In the last column we talked about how to handle hot weather and hot water. That might have been written a little early because the weather’s been even hotter after that column was published, and it’s still that way here in the Midwest. Nevertheless, the bass are getting ready for the fall feed.
A few weeks ago I fished a little Thursday night deal on the Ohio River. I wanted to see some of my old friends and competitors and relive the beginnings of my career. My partner and I caught a limit that weighed 6 pounds. We finished third. The winning team had 8 pounds and the second place slot had just a little less than that — but they had a 3-pound smallmouth in their bag.
OK, go ahead and laugh. I know the river is a standing joke with serious bass anglers. But when you’re done, wipe the tears out of your eyes and continue reading. How we found them and how we caught them is universal around the country.
We started in a creek. After we idled along through an awful lot of water that had nothing going on in it we eased into a small pool. The shad were flipping around everywhere. It looked like raindrops hitting the water.
This is a fairly typical late summer happening, and it’ll get more frequent as we get closer and closer to fall. Most of the water looks like the Dead Sea but there will be places — almost always shallow — that’ll hold baitfish. And, where there’s baitfish there will be bass.
I’m not much on rules when it comes to bass fishing. Nothing works all the time, and nothing fails all the time. But there is an exception late in the year when you’re fishing shallow: no bait, no cast. I’ve said before, I know, but it’s one of those things that we all need to keep in mind.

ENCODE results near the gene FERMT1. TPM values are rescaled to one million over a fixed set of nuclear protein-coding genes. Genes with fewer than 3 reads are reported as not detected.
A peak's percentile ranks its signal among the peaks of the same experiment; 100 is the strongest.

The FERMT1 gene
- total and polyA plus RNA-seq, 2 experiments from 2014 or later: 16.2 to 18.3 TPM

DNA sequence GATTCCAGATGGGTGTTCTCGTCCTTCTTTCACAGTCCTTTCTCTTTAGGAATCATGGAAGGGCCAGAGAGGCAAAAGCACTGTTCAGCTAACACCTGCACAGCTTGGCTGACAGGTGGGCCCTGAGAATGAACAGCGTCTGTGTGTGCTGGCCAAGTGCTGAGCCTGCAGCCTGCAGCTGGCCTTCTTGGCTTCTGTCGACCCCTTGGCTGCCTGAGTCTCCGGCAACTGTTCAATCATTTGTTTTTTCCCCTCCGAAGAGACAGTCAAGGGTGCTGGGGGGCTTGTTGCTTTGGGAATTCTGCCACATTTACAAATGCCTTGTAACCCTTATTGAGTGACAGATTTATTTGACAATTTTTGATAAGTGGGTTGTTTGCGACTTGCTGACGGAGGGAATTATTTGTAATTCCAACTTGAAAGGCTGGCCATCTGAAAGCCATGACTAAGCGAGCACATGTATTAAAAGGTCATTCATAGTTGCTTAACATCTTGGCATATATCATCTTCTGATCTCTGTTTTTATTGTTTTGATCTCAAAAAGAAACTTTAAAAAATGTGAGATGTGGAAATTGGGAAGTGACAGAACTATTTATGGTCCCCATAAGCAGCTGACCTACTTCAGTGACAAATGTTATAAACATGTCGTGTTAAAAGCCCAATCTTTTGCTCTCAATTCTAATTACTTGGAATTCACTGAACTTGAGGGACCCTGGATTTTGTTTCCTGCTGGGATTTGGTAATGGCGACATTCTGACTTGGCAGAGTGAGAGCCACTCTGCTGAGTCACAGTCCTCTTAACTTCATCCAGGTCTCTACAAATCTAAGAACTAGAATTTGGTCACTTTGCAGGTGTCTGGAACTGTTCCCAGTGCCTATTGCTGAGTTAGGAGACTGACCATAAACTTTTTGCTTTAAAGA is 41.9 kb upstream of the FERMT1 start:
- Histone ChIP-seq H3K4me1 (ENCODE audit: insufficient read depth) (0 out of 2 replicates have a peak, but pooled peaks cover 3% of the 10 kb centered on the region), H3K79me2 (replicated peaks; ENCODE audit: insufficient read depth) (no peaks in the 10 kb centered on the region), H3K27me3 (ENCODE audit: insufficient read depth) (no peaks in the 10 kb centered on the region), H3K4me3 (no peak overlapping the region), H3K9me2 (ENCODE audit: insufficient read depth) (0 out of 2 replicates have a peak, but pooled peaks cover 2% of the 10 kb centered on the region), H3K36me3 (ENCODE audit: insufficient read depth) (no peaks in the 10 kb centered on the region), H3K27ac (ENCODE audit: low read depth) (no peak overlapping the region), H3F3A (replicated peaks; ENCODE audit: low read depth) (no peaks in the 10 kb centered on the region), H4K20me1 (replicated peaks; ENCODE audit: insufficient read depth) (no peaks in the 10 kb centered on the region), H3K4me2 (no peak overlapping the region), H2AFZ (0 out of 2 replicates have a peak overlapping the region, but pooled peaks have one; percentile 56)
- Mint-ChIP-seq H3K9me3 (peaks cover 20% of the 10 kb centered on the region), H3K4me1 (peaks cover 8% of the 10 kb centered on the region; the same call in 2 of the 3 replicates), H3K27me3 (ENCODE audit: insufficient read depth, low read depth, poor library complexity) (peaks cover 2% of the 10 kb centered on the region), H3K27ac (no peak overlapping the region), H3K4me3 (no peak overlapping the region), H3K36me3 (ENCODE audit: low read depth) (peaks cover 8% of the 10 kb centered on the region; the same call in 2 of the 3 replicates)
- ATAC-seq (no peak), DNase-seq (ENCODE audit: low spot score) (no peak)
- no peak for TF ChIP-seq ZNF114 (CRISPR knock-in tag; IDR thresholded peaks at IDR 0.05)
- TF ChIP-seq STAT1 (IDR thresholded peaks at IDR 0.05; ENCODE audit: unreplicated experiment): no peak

Another thing to keep in mind is that you’re reading a Bill Lowen column. Shallow means really shallow. I’m talking about water that’s less than 3 feet deep. That’s a typical depth in most waters, especially river systems. There are places, however, where shallow means a little deeper, but it never means anything close to 10 or 15 feet.
Choosing a bait is an individual choice. If you’re fishing a moving bait, you’ll want something that runs off the bottom but not by much. There’s not much water depth so you don’t have to get real technical here. Square bill crankbaits and spinnerbaits are always good choices. Something to flip and pitch will catch them, too, if you can get into where they are without spooking them.
Another super good option is a buzzbait. They’ll bust them at any time of the day and under any water conditions. You can make your own choice but for my money one of the best is made by Lure Parts Online.
No matter what lure you throw make sure the hooks are sharp. If they’re dull or have a barb on the point, touch it up with a fine file. If they’re in really bad shape, change them. These are shallow fish. They’ll jump and shake all over the place. Hooking one of them is a ton of fun. It’s more fun, though, if you get them to the boat.